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to physicians and to scrap the even- worse Independent Payment Advisory Board set up under the Patient Pro- tection and Affordable Care Act;


• Promoted pro-consumer insurance rules on preferred and exclusive provider organizations that foster network adequacy and protect physi- cians’ ability to freely contract;


• Filed court briefs supporting physi- cians in two lawsuits against hospi- tals over unfair practices, efforts that resulted in an $8 million settlement for physicians in one case and a court ruling for physicians in the other;


• Collaborated with the Texas Depart- ment of State Health Services on public health priorities, including women’s health, the West Nile virus, and tuberculosis control;


• Launched an online Meaningful Use Achievement Toolkit and continued support of the Texas regional exten- sion centers to help physicians meet


health information technology mean- ingful use requirements and earn Medicare and Medicaid incentives;


• Drew on the expertise of the TMA Council on Health Quality to develop policies on quality improvement;


• Sponsored its first influenza vaccina- tion clinic at the TMA Winter Confer- ence under the direction of the Coun- cil on Science and Public Health;


• Expanded TMA Foundation philan- thropic contributions to fund a record 15 community health grants;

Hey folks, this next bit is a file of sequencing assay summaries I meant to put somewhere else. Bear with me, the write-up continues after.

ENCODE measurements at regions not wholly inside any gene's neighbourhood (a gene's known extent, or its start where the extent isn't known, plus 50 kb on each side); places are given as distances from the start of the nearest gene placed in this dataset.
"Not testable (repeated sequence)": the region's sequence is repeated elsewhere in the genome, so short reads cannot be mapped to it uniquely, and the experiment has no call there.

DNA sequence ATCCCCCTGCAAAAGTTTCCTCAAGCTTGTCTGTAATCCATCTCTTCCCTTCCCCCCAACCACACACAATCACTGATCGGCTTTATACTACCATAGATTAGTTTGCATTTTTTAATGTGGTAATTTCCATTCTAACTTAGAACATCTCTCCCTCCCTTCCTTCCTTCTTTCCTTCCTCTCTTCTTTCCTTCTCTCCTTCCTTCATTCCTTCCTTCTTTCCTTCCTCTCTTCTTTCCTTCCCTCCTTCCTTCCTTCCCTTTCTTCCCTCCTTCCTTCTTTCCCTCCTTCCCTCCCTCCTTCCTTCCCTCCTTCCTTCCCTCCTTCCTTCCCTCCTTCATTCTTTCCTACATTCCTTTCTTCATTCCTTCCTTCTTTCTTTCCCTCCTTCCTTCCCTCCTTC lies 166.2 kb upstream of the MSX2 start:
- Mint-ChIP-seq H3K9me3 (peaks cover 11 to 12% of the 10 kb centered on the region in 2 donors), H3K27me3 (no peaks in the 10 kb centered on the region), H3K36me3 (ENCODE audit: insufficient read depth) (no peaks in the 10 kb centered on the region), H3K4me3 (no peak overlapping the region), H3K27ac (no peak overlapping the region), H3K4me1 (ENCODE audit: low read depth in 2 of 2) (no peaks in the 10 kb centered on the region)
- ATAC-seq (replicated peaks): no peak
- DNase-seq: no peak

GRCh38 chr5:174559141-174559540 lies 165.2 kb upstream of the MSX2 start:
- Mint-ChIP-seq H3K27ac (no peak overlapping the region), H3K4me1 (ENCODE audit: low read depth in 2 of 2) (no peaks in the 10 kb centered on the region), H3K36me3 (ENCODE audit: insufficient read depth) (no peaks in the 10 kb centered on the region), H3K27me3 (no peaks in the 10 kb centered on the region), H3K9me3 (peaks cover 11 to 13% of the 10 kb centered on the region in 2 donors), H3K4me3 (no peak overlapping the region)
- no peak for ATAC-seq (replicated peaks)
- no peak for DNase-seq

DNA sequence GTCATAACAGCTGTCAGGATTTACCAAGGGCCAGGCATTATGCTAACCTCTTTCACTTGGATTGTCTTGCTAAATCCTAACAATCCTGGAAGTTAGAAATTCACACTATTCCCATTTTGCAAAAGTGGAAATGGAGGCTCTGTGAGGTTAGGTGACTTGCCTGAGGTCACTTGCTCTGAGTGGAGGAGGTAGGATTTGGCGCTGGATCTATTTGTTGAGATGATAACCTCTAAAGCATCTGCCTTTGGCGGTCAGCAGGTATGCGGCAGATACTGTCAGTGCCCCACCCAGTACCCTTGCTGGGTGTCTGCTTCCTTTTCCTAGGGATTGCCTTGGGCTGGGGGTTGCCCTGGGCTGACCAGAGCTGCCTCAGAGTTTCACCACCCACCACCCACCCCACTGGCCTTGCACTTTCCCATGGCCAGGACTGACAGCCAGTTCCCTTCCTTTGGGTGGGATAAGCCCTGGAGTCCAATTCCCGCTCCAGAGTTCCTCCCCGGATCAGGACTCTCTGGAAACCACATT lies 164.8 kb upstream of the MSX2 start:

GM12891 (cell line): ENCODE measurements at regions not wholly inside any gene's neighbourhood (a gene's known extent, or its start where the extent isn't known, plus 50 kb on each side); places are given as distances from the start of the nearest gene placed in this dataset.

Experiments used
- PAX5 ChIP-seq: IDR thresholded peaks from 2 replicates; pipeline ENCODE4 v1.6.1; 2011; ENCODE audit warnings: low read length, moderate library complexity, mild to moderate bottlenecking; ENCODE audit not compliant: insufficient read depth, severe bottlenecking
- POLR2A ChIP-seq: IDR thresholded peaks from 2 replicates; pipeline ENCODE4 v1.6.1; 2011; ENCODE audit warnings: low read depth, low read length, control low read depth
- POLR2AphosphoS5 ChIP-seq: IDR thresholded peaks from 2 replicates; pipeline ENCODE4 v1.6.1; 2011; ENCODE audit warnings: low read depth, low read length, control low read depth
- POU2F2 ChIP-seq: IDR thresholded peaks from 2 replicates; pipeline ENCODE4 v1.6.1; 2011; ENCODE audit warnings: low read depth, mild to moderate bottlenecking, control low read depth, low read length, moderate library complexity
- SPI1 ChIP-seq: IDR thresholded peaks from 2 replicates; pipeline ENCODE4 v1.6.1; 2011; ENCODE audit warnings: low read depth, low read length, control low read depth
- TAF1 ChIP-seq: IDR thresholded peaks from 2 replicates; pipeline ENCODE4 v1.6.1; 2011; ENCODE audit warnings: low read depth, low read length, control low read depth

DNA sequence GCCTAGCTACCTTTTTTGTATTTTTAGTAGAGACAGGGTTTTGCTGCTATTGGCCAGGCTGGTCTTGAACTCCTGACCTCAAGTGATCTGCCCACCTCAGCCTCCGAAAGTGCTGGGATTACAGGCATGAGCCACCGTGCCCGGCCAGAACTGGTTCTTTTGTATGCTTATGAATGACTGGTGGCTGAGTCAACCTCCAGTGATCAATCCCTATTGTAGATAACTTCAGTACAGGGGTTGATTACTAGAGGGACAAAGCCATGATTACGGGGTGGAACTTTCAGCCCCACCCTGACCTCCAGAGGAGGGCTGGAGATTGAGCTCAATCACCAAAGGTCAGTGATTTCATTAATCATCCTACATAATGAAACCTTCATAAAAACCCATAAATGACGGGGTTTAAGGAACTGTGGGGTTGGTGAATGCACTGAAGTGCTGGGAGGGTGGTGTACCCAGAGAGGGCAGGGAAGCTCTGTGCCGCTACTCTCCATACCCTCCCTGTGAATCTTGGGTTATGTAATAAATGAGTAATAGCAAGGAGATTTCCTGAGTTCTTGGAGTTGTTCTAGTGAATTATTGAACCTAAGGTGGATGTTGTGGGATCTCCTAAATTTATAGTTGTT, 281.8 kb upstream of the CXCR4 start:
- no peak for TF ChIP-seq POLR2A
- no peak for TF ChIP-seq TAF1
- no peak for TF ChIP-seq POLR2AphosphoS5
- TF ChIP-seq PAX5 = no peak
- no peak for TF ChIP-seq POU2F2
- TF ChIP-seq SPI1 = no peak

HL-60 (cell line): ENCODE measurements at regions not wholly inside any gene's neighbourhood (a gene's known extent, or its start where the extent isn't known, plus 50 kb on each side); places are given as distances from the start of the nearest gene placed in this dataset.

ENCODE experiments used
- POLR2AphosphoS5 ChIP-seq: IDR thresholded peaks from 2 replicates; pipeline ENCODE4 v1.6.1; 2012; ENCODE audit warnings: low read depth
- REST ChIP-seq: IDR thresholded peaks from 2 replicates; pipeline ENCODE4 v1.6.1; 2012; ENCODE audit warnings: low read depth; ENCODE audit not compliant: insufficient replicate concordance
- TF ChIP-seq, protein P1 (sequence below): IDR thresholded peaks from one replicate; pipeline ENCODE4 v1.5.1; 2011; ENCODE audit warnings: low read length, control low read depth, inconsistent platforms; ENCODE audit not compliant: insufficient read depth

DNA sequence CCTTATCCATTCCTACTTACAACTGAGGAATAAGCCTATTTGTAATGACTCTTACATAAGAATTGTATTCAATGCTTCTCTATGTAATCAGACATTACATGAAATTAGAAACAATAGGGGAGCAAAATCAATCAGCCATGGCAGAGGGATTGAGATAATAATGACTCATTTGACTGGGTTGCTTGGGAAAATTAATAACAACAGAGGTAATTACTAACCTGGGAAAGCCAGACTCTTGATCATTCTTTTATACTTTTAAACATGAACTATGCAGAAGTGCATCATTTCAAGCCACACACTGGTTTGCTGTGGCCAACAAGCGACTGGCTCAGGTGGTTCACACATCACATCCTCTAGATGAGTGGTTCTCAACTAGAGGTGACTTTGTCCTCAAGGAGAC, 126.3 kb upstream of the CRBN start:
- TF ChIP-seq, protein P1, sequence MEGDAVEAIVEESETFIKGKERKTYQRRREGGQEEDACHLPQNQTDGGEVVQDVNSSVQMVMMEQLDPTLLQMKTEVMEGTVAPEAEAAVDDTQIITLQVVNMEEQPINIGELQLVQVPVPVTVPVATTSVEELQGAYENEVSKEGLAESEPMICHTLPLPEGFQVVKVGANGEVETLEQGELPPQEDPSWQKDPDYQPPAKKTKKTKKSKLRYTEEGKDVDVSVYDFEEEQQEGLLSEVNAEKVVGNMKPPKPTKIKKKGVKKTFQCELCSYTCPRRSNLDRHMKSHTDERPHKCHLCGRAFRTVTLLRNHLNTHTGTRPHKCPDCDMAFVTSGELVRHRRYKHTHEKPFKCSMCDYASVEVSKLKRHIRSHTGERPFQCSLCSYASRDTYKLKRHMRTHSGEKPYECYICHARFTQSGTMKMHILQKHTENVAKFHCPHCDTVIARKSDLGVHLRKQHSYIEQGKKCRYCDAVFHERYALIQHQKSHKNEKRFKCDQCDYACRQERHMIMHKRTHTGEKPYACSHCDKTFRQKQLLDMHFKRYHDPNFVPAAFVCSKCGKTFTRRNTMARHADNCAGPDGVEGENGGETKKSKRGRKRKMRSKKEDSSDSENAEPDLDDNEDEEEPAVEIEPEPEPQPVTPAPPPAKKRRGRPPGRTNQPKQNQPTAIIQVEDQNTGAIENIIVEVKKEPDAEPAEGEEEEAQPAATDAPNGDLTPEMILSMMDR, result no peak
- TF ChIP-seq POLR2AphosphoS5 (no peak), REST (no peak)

• Created the TMA Academic Achieve- ment Award to recognize the efforts of academic physicians; and


• Sponsored the Cancer Prevention 3 Study with the American Cancer So- ciety; and


• Established a video studio to produce videos and increase the association’s presence on social media platforms such as Twitter and Facebook that en- hance TMA’s ability to get its message


to members, policymakers, the news media, and the public.


Looking to 2013 The Texas Legislature was not in ses- sion in 2012, but TMA worked through- out the year to build on the success it achieved in 2011 and prepare for the 2013 session. In July, TMA outlined its strategic


roadmap for state and federal advocacy initiatives for the remainder of the de- cade in Healthy Vision 2020, a compre- hensive plan for improving health care and maintaining the viability of physi- cians’ practices in Texas. The plan makes eight key recommendations:


1. Ensure an adequate health care work- force;


2. Protect physicians’ independent medi- cal judgment;


3. Promote efficient and effective new models of care;


Patients at a protest in McAllen in March 2012 rally against caps on treating dual-eligible patients. May 2013 TEXAS MEDICINE 53


STEVE LEVINE


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